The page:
In terms of her own collection, Rose said dressier daytime styles that can be dressed down in the office with a cardigan and dressed up with detachable necklaces for evening are selling well. A salt and pepper wool tweed dress with silver flecks and a detachable embroidered necklace is a bestseller, she said. “Women are looking for things they can stretch out or wear in new ways,” Rose said.
She continued, “People are definitely not throwing as many parties these days. I am not surprised at all that sales for evening gowns and true evening pieces are down. It’s the sort of thing that people buy when they need them.”
The fact that most people are more inclined to be invited to a cookout than a black-tie benefit at this time of year is partially due to the lazy days of summer or that there are 4,000 fewer restaurants in the U.S. than there were a year ago. But casual get-togethers are becoming increasingly popular — so much so that consumers on average fire up the grill with friends four times a year, according to a recent survey by The NPD Group. And instead of buying a new dress for the occasion, they are more inclined to buy a picnic table or something else for their outdoor exterior. Forty-five percent of the respondents purchased something along those lines in the past 12 months, and 40 percent plan to buy another outdoor entertaining item within the next 12 months, the survey reported.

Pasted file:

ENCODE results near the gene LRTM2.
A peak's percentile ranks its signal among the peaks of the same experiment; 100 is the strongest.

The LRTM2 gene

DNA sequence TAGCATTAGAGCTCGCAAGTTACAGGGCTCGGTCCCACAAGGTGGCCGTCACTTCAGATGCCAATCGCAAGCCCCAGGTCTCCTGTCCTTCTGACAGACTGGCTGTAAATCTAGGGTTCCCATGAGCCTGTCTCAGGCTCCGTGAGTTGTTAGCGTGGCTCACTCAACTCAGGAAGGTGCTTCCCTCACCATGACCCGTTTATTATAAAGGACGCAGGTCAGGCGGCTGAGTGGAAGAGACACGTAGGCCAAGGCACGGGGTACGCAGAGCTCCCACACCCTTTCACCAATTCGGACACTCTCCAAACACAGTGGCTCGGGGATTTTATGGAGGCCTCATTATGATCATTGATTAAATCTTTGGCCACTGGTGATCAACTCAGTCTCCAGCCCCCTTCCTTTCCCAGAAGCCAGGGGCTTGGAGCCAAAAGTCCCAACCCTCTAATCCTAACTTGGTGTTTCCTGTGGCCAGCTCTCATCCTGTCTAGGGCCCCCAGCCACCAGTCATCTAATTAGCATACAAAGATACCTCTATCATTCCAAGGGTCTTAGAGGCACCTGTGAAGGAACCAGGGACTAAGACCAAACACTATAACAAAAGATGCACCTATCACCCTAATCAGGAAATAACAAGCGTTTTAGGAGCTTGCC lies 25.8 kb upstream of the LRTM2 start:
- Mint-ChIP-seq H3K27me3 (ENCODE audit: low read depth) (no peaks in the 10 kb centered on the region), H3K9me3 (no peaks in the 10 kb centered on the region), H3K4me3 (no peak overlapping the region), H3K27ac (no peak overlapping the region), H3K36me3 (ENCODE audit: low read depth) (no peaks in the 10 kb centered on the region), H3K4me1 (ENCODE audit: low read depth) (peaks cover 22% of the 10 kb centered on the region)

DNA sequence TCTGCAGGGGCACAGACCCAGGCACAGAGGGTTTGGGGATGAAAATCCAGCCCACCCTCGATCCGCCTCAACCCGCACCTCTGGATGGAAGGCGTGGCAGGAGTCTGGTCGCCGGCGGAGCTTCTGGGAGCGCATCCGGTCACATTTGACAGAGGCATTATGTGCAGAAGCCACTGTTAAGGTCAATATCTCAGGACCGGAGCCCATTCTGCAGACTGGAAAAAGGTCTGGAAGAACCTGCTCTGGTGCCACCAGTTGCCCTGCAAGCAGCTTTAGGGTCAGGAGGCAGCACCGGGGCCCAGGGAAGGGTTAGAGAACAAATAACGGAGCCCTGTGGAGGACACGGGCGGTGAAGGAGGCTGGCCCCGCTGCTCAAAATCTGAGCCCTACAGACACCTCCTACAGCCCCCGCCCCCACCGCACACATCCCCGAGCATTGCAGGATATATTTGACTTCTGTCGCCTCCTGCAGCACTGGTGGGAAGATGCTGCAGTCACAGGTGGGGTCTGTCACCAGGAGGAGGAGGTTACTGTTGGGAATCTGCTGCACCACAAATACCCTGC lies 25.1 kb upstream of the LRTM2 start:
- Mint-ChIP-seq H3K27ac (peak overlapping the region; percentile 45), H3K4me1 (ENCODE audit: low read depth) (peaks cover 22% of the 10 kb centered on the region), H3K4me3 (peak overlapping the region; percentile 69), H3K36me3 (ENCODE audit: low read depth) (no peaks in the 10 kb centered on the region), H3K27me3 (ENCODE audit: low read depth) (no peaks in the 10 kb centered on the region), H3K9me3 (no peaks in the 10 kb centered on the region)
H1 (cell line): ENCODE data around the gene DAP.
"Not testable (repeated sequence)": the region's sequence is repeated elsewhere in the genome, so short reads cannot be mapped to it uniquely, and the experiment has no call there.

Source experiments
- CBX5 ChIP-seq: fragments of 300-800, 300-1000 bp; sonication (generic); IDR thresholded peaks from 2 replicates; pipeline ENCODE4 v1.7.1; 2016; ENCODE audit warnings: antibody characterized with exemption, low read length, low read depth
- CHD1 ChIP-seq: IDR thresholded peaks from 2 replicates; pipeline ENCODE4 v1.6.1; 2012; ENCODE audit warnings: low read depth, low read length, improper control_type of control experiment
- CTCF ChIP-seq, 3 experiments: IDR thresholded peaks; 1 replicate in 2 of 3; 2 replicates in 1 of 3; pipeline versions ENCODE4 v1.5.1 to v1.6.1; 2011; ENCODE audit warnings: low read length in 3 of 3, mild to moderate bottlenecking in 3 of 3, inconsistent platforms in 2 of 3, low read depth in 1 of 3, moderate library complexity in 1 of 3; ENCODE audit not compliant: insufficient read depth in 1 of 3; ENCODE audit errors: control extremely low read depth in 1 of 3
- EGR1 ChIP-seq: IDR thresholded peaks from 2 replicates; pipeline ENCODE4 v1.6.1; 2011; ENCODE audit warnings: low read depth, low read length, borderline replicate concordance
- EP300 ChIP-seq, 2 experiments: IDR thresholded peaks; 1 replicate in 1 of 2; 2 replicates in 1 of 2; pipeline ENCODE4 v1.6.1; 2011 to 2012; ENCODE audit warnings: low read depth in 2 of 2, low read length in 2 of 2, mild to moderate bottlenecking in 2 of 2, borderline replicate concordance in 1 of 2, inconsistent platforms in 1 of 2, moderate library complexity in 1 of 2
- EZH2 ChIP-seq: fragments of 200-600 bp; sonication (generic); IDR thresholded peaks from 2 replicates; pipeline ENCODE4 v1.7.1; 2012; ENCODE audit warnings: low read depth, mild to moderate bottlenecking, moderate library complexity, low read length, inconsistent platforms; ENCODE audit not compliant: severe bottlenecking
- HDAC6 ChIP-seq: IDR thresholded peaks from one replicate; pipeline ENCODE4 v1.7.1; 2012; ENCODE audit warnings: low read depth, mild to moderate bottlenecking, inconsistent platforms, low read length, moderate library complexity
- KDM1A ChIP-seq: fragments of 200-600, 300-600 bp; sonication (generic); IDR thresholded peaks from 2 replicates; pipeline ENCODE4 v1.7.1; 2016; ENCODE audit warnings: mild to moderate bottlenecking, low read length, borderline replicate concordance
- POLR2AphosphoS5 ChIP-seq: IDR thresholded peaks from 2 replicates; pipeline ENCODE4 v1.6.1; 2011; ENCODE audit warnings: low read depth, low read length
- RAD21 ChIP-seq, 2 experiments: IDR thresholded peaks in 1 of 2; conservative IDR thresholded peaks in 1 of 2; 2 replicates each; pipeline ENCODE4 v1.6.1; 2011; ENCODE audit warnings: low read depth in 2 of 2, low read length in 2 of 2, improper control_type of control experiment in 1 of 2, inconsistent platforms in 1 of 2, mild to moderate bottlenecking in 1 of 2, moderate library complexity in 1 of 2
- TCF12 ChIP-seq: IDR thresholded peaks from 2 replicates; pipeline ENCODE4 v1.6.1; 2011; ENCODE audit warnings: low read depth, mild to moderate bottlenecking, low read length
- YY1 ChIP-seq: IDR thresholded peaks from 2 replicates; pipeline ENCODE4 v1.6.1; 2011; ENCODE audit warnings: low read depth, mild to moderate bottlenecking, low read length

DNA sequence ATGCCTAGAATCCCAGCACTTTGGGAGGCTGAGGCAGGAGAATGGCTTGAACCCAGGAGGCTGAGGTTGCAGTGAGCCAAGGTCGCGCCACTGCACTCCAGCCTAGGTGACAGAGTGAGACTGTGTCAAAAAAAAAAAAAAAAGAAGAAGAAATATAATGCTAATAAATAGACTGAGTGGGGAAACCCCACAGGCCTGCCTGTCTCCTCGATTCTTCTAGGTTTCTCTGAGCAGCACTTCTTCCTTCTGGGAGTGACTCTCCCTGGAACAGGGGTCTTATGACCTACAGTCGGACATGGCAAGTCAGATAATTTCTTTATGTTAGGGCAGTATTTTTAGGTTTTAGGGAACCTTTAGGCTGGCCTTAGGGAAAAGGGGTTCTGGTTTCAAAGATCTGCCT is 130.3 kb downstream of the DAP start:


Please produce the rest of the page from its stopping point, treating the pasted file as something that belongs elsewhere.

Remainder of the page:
Those who are venturing out for a night on the town don’t seem to be as concerned about wearing the latest and greatest. Depression-era dance hall was the theme at the July 23 Hot Diggity Summer Soiree at the Prospect Park Boathouse, with some revelers opting for feather headbands, flapper-type dresses and rompers. Vena Cava’s Mayock and Buhl, Maria Cornejo, Philip Crangi, Thuy Diep, Jeffrey Monteiro and Michelle Obama’s go-to boutique owner, Ikram Goldman, were at the Sally Singer-hosted bash. And earlier this month, Proenza Schouler served up ice cold cans of Pabst Blue Ribbon for noticeably chilled-out guests at its party for curating an issue of A Magazine.